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Technicolor's Connected Home CTO -- Jon Walkenhorst -- Sees the Future of Broadband...and It's Wireless

BARCELONA, Spain - March 1, 2017 - TelAve -- MWC 2017 – In a podcast interview for journalists, Jon Walkenhorst, Chief Technology Officer for the Connected Home division of Technicolor, says one of the most important, and least understood, trends for attendees of Mobile World Congress 2017 will be the future role of wireless technology in providing broadband access to homes and people across the spectrum situations and environments.

"The millennial generation expects to be able to consume content whenever and wherever it wants," he says. "That necessitates a certain amount of mobility. In this evolving context, what had been a set-top box attached to a television now becomes a mobile or a tablet sitting in the bedroom, on public transport, or sitting in some other private room where content is consumed."

Walkenhorst expects technology to evolve to the point where devices will connect seamlessly to the best wireless network available, regardless of technology and without the user having to worry about access credentials.

"LTE [long-term evolution] today is a nearly always-available network. Mobile devices just connect to a service provider. You don't need to put in a password. The phone or the SIM card provides the equivalent of a certificate that allows me to join. There is no reason we cannot take that type of technology and apply it to all forms of wireless. When this happens wireless will become a more ubiquitous technology. People just want it to work. They don't care if it's LTE, Wi-Fi or some other wireless technology," he explains.

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Also driving the move to wireless is the cost and, in some cases, the difficulty of providing fixed network broadband access into homes, Walkenhorst argues.

"The cost of putting fiber into the home is anywhere from $1,000 to $1,500. Most of that is spent on trenching and on repairs to the customer's neighborhood. But if I get to within 100 meters of the home and use broadband wireless technology for those last few meters, I can avoid most of those costs. In a large multi-dwelling unit, I can put fiber into the building and put in wireless repeaters and provide access to individual units through wireless. Then I don't have to run Ethernet cable or copper or coax to every unit."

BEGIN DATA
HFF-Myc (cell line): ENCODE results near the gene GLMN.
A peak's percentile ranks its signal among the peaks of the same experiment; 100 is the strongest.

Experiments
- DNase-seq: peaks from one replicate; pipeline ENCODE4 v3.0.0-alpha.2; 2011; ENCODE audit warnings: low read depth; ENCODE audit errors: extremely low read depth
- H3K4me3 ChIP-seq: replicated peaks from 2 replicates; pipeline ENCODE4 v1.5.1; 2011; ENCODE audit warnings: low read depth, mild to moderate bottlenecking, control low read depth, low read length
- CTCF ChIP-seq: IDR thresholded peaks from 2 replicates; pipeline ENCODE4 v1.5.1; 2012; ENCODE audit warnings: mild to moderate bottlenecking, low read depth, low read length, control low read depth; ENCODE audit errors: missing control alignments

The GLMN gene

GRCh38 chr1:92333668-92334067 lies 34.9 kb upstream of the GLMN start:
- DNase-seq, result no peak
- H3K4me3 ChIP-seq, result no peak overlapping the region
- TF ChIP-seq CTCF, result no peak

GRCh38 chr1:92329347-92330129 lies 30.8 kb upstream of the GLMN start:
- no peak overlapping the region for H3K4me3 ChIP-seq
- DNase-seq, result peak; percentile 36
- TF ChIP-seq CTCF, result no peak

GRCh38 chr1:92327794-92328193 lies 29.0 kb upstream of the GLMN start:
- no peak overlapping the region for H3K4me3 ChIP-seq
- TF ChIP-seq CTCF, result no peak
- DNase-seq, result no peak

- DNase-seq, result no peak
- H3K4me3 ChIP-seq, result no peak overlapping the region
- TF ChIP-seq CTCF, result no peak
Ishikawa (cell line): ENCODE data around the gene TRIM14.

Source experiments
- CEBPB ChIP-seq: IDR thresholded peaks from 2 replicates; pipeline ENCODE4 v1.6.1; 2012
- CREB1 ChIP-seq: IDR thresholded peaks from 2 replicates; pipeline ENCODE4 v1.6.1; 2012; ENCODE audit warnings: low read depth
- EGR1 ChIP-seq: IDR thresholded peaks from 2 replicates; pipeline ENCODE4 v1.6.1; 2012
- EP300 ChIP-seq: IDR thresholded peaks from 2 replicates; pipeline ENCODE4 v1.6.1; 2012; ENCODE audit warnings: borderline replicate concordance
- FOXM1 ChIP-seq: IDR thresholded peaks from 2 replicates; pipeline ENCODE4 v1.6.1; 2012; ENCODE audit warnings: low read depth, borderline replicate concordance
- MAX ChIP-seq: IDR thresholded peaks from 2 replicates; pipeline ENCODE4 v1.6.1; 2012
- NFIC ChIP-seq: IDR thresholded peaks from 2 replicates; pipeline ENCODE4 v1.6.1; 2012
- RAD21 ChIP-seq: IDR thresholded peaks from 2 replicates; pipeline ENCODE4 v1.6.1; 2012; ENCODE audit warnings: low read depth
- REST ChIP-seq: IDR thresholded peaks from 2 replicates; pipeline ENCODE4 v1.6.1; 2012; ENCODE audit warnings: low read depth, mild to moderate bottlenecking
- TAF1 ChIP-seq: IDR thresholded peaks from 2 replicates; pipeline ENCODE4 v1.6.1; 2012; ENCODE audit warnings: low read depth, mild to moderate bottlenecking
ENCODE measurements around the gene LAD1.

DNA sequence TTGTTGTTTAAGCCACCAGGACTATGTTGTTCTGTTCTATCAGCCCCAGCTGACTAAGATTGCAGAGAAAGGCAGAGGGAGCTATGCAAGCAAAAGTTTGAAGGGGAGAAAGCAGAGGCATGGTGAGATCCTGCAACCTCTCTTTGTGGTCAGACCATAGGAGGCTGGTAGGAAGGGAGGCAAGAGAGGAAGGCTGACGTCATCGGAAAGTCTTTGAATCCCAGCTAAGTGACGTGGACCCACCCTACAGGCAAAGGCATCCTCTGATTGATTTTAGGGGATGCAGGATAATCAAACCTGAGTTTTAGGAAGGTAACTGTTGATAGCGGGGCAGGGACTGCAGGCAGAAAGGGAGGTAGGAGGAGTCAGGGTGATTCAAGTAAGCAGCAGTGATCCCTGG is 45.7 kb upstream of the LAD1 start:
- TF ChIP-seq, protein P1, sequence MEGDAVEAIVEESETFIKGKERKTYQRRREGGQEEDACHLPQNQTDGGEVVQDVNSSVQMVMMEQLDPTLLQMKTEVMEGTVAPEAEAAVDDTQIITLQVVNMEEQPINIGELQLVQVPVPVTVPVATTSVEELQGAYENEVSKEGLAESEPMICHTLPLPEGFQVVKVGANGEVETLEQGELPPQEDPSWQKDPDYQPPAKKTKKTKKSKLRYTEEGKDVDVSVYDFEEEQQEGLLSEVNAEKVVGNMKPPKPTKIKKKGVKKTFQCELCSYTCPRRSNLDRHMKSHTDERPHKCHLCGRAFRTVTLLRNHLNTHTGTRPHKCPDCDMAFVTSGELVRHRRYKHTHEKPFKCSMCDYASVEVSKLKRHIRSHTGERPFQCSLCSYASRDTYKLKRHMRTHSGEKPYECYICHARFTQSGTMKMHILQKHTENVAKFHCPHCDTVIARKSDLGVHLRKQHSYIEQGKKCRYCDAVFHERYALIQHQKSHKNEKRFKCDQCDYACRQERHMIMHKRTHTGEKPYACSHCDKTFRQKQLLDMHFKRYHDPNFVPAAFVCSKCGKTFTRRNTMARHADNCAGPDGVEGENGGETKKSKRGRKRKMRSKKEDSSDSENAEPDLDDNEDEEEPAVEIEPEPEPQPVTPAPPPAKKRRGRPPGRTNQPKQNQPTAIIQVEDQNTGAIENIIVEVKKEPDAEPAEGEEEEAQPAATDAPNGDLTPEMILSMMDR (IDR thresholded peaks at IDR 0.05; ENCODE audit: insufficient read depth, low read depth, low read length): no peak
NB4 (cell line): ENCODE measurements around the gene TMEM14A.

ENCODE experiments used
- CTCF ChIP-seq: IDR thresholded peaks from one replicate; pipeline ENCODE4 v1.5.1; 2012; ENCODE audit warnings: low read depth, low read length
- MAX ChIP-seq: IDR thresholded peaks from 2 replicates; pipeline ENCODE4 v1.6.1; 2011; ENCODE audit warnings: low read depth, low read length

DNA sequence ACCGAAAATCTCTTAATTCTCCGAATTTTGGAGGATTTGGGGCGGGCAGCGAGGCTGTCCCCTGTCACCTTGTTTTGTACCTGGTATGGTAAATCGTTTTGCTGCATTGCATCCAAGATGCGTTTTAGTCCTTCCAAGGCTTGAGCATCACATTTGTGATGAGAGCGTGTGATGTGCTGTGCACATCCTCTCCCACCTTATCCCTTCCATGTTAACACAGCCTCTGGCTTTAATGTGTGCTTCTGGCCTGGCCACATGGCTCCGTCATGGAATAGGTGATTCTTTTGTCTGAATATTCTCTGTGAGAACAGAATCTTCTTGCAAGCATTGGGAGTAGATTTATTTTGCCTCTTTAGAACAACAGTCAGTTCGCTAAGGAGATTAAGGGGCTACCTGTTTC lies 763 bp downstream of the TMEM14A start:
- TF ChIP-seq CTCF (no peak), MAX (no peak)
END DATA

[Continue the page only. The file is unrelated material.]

Walkenhorst says Technicolor intends to leverage its leadership of the home gateway market to become a lead player in this wireless broadband future.

"Technicolor is the world's best customer-premises equipment gateway manufacturer. We understand what it means to provide wireless in the home, via Wi-Fi. Now we are looking at ways to extend wireless broadband networks into the home. We have a number of partners and new technologies we are working with. We have a plan, and we are executing on it now."

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To listen in on the podcast or read the full Q&A with Walkenhorst visit:

Journalists and analysts are free to pull quotes from this Q&A feature with attribution in media and market reports. For more details and context, contact:

Lane Cooper
+1 323 817 7547

Alicia Garcia Llanas
+44 (0) 7896 954 944

Andre Rodriguez
+1 323 817 6716

Jayne Garfitt
Proactive PR
+44 7788 315587

Source: Technicolor

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